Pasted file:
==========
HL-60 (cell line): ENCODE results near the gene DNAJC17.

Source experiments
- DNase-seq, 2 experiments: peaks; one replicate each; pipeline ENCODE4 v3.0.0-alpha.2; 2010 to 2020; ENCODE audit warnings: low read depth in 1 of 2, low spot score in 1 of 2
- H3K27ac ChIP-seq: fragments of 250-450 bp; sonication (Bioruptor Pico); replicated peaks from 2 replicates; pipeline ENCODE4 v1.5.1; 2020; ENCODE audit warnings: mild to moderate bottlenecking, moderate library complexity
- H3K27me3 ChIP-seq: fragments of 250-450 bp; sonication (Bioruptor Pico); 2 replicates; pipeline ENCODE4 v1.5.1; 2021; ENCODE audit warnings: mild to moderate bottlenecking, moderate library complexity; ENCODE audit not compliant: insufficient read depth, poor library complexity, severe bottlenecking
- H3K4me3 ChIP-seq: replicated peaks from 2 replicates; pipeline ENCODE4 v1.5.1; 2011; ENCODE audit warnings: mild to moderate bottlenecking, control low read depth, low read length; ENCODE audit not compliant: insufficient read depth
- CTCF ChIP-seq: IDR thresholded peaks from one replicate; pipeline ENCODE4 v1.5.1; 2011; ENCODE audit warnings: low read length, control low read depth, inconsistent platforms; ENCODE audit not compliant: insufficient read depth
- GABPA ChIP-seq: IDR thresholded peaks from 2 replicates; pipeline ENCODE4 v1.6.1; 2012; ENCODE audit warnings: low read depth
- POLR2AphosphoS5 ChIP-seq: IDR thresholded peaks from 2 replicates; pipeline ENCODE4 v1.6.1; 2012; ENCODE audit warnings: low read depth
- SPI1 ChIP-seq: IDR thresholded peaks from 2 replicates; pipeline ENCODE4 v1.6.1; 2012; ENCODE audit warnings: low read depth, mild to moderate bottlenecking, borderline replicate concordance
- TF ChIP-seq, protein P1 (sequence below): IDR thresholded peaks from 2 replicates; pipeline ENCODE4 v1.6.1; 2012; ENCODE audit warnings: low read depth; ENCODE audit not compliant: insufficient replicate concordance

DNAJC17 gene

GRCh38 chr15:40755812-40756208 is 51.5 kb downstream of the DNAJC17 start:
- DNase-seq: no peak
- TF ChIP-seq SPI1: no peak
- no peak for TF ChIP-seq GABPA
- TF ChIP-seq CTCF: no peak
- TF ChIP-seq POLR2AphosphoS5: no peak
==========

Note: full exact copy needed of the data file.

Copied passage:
HL-60 (cell line): ENCODE results near the gene DNAJC17.

Source experiments
- DNase-seq, 2 experiments: peaks; one replicate each; pipeline ENCODE4 v3.0.0-alpha.2; 2010 to 2020; ENCODE audit warnings: low read depth in 1 of 2, low spot score in 1 of 2
- H3K27ac ChIP-seq: fragments of 250-450 bp; sonication (Bioruptor Pico); replicated peaks from 2 replicates; pipeline ENCODE4 v1.5.1; 2020; ENCODE audit warnings: mild to moderate bottlenecking, moderate library complexity
- H3K27me3 ChIP-seq: fragments of 250-450 bp; sonication (Bioruptor Pico); 2 replicates; pipeline ENCODE4 v1.5.1; 2021; ENCODE audit warnings: mild to moderate bottlenecking, moderate library complexity; ENCODE audit not compliant: insufficient read depth, poor library complexity, severe bottlenecking
- H3K4me3 ChIP-seq: replicated peaks from 2 replicates; pipeline ENCODE4 v1.5.1; 2011; ENCODE audit warnings: mild to moderate bottlenecking, control low read depth, low read length; ENCODE audit not compliant: insufficient read depth
- CTCF ChIP-seq: IDR thresholded peaks from one replicate; pipeline ENCODE4 v1.5.1; 2011; ENCODE audit warnings: low read length, control low read depth, inconsistent platforms; ENCODE audit not compliant: insufficient read depth
- GABPA ChIP-seq: IDR thresholded peaks from 2 replicates; pipeline ENCODE4 v1.6.1; 2012; ENCODE audit warnings: low read depth
- POLR2AphosphoS5 ChIP-seq: IDR thresholded peaks from 2 replicates; pipeline ENCODE4 v1.6.1; 2012; ENCODE audit warnings: low read depth
- SPI1 ChIP-seq: IDR thresholded peaks from 2 replicates; pipeline ENCODE4 v1.6.1; 2012; ENCODE audit warnings: low read depth, mild to moderate bottlenecking, borderline replicate concordance
- TF ChIP-seq, protein P1 (sequence below): IDR thresholded peaks from 2 replicates; pipeline ENCODE4 v1.6.1; 2012; ENCODE audit warnings: low read depth; ENCODE audit not compliant: insufficient replicate concordance

DNAJC17 gene

GRCh38 chr15:40755812-40756208 is 51.5 kb downstream of the DNAJC17 start:
- DNase-seq: no peak
- TF ChIP-seq SPI1: no peak
- no peak for TF ChIP-seq GABPA
- TF ChIP-seq CTCF: no peak
- TF ChIP-seq POLR2AphosphoS5: no peak